As part of this process of laying the foundations for the future devolution of justice, it's incumbent on the Welsh Government to ensure that they get effective buy-in from the UK Labour leadership. Given the likelihood of the next Westminster Government being a Labour one, it is especially important. Unfortunately, the signs are not promising with regard to achieving that buy-in. We've mentioned before that the Gordon Brown report on the constitutional future of the UK actually rows back on the Welsh Government's long-held ambitions of justice reform. You've tended to respond to this by pointing to the fact that the Brown report references that there is no reason in principle why matters that are devolved in Scotland cannot be devolved in Wales. Whilst the sentiment is, of course, to be welcomed, it's important not to assign too much value to what is merely a non-committal statement of principle.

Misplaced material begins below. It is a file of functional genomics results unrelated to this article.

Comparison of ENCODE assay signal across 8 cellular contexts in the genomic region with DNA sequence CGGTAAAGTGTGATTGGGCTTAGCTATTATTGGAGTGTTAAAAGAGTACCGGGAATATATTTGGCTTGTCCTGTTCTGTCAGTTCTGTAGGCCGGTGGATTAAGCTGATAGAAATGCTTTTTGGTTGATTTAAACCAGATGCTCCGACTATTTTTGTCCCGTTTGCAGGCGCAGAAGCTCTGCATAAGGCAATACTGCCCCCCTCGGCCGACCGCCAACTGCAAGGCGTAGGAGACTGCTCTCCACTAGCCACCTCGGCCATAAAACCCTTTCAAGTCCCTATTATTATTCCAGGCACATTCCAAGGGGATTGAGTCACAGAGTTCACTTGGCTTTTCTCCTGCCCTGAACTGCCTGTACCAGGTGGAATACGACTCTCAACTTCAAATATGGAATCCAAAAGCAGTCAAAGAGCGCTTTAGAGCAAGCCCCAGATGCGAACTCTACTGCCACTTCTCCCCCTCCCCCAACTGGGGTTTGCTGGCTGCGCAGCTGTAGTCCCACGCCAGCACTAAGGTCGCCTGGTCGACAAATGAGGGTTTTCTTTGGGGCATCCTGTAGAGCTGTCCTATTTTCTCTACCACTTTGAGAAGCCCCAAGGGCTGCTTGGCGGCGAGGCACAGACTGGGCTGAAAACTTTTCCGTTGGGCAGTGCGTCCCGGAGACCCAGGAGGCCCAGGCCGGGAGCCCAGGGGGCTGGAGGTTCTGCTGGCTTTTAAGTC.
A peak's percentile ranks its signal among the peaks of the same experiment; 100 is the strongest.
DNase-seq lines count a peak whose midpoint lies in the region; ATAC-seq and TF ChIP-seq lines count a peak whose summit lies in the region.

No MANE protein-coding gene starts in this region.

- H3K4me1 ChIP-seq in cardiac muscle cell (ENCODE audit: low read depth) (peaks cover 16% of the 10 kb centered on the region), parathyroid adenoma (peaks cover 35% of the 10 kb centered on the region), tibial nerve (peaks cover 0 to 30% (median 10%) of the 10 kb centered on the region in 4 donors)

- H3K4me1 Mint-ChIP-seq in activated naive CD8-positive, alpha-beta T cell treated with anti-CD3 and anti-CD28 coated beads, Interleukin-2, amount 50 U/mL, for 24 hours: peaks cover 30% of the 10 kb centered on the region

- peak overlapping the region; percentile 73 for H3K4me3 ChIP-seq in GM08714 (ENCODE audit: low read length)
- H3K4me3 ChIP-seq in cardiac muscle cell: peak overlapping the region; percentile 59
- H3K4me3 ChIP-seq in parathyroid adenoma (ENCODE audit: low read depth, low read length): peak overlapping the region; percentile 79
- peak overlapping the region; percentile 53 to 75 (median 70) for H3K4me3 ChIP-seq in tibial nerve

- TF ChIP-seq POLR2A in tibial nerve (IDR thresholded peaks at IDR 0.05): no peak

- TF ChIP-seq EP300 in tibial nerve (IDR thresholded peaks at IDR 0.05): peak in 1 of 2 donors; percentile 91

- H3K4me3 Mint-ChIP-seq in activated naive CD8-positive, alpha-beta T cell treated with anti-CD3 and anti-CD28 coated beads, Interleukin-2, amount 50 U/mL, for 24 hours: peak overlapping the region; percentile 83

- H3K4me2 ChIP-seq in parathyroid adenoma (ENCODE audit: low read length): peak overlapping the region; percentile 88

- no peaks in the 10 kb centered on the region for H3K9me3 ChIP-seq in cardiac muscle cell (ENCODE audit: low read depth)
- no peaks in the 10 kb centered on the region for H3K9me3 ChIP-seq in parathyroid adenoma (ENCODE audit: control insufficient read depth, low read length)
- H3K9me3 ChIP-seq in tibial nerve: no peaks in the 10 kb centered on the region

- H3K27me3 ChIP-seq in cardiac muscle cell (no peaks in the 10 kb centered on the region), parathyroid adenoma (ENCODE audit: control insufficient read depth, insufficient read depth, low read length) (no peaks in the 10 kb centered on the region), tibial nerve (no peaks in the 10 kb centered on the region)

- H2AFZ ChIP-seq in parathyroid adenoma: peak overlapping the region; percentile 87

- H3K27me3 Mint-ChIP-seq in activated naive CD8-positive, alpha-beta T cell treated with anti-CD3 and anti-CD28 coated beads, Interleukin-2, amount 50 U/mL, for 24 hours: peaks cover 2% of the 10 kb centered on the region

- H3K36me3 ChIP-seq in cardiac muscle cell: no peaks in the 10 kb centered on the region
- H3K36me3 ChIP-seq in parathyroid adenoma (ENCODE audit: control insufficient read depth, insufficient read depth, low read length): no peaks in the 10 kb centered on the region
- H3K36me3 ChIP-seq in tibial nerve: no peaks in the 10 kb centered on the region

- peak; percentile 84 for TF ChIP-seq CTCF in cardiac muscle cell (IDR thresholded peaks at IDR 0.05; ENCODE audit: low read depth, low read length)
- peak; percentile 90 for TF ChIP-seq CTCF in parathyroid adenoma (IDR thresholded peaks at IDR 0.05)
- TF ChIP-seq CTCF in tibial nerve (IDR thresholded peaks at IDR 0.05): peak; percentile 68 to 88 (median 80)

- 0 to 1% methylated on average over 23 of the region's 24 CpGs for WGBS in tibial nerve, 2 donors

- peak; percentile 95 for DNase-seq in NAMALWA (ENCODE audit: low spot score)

In terms of concrete proposals, all that is on the table for Wales from the UK Labour Party at present is the devolution of youth justice and probation services. This falls well short of what the comprehensive and compelling report from the Thomas commission recommended back in 2019. If we want to ensure that the foundations of a future Welsh justice system are robust, surely we should be pushing to get the commitment for full devolution now so that we can actually begin the process of preparing and planning in earnest. I'd like to ask the Minister, and bearing in mind the Minister's comments that the devolution of justice is inevitable, whether he agrees that the process of laying the foundation for full devolution of justice is best served by the UK Labour leadership actively committing to providing Wales with these powers as soon as possible, rather than kicking it into the long grass. Diolch yn fawr.